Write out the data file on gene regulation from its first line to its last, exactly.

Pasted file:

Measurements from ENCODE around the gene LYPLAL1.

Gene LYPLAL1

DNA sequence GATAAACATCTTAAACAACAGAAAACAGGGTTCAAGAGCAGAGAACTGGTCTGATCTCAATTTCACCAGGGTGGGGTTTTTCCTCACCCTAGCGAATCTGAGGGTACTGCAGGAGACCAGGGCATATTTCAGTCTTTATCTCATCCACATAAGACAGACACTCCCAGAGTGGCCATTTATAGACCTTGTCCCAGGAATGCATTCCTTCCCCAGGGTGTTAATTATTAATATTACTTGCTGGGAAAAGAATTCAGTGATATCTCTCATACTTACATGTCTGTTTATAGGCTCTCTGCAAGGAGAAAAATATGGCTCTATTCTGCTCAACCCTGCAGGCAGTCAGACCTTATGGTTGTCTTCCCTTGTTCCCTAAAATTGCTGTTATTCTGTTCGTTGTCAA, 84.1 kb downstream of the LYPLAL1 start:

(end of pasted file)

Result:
Measurements from ENCODE around the gene LYPLAL1.

Gene LYPLAL1

DNA sequence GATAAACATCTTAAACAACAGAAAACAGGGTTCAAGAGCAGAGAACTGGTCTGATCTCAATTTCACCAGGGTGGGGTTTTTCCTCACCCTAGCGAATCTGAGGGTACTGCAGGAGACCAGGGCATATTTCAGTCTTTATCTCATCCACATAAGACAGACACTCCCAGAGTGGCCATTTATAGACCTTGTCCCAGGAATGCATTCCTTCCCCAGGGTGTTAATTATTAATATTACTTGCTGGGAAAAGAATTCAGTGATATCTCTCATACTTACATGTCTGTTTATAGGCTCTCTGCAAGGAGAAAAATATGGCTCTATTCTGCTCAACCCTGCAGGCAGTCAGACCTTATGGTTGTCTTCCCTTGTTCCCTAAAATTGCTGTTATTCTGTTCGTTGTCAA, 84.1 kb downstream of the LYPLAL1 start: